"GreaseMonkey user scripts are great, but you need to publish them somewhere and re-publish after making modifications. With dotjs, just add or edit files in ~/.js."
but this caveat is just as strong for files you maintain outside of your browser, and some browsers' implementations of userscripts/greasemonkeylikes actually have a similar filesystem-based model for managing scripts already.
While respectable, I had hoped to be more impressed by a tool that beckons me to "hack the web".
Google Chrome on OS X has no such filesystem-based model for managing scripts.
Maybe a good followup project would be to use some of the dotjs code to help make a filesystem-based GreaseMonkey system for Chrome, which would be just as easy to manage as dotjs scripts are.
Also, with GM you can just save the script with the same filename and it'll use that instead.
This project is 100% useless.
But I wouldn't call this useless. It's just another approach.
This project is a lot of work for zero benefit.
Bonus points for it being so easy to share, too: https://github.com/holman/holman-js/blob/master/news.ycombin...
You're pretty much guaranteed to hear of anything hitting the front page anyway if it was meaningful to begin with. If not, it's probably some momentary obsession or buzzword bingo (say, "Google", "Social", "Facebook killer", "Privacy", "Product launch" to take an ephemeral example :))
1) sniffs out urls in submissions and auto-links them
2) adds comment thread folding.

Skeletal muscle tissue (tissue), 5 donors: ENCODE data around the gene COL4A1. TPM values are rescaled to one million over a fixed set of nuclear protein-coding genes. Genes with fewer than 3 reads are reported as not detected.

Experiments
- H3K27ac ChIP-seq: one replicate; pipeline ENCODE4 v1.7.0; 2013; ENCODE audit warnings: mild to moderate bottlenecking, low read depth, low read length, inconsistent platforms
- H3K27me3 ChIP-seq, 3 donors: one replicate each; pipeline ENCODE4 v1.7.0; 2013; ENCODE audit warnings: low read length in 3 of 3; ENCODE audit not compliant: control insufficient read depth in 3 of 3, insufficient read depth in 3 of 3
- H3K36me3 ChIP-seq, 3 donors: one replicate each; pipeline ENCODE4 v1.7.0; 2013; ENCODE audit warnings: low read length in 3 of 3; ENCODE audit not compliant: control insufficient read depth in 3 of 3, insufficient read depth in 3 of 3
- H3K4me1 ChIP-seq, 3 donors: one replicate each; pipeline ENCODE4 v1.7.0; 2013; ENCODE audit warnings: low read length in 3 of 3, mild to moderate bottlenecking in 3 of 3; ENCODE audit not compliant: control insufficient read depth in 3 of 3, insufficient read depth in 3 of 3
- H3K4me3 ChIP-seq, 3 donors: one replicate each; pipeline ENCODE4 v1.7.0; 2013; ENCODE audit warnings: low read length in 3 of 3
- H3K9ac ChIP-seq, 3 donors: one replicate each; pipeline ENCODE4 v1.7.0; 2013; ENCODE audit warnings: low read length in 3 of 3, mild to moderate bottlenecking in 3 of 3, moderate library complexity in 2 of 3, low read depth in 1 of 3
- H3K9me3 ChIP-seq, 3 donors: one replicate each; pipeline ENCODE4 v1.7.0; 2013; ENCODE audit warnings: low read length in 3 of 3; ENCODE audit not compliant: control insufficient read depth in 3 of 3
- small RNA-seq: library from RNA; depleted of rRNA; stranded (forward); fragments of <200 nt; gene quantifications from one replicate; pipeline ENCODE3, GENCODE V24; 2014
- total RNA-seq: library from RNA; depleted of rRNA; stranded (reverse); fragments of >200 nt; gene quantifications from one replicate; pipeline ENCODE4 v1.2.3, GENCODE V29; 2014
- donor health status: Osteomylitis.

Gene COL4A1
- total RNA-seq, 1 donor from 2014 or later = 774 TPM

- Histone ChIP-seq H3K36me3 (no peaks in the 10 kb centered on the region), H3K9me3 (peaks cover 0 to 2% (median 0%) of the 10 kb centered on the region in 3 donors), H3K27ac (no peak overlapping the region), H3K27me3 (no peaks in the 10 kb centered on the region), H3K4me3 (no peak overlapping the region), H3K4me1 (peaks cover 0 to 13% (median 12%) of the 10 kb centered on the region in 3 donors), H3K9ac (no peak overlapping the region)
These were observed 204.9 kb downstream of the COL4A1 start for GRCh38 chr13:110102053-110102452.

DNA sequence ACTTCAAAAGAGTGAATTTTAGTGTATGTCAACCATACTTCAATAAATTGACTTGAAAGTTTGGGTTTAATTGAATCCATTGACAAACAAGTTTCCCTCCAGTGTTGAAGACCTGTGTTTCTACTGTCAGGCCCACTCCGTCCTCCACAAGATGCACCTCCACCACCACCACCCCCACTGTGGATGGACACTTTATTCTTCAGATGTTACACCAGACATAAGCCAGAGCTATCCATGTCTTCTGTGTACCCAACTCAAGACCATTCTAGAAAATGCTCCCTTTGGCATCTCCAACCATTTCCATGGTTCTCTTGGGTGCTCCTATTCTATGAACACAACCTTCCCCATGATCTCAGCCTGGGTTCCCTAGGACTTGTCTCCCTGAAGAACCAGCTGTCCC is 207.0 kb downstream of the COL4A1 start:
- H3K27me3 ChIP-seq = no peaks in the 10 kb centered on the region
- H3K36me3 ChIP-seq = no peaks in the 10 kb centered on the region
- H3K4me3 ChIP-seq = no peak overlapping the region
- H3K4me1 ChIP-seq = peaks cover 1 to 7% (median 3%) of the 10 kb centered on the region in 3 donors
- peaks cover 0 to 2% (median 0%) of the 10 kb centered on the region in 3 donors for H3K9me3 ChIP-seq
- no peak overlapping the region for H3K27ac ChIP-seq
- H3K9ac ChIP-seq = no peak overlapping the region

just change your file extension from .js to .coffee
Publish them where? I don't understand this. Whenever I change a user.js file and save it the browser updates it and it's ready to go next time the page reloads.
Side node: Scriptish is a fork of greasemonkey with many cool extras. https://addons.mozilla.org/en-US/firefox/addon/scriptish/
If someone knows a way around this limitation, or a simpler webserver to require / embed, I would be thrilled. But so far this is the best I've found.
You'd need to tell users to enable file access for the extension though chrome://extensions/, since that isn't enabled by default and users have to opt into it. I also don't know if there is a way to get the current user's homedir without hardcoding it.
Also: you're being super careful to not allow arbitrary reading of the filesystem, right? A good sanity check would be to ensure that realpath() of any file served is under ~/.js before handing it off.
(Also, Ruby comes with OS X (just like Python) so it seemed a sane choice.)
Sure basic install-ability is great, but I bet you this tool was made to satiate an itch he had, and he used the tools he's used to. Little apps like these aren't engineered. Just hacks, for hacks sake.
I think it might be because I use VirtualHostX - http://clickontyler.com/virtualhostx/ - which alters my hosts file. I had to create a host - http://dotjs/ - pointing to my ~/.js/ folder - then edit the Extension JS to point the Ajax to http://dotjs/ instead of http://localhost:3131. A bit of pain but it might just be who this affects.
it will look for the js file in the extension directory instead of the local ruby web server, and this should work for any platform. To take the ~/.js convenience, a symlink in *inx system or shortcut in window will do the job.
(Firefox user here... This looks like a poor man's greasemonkey).
It's free in the Chrome store: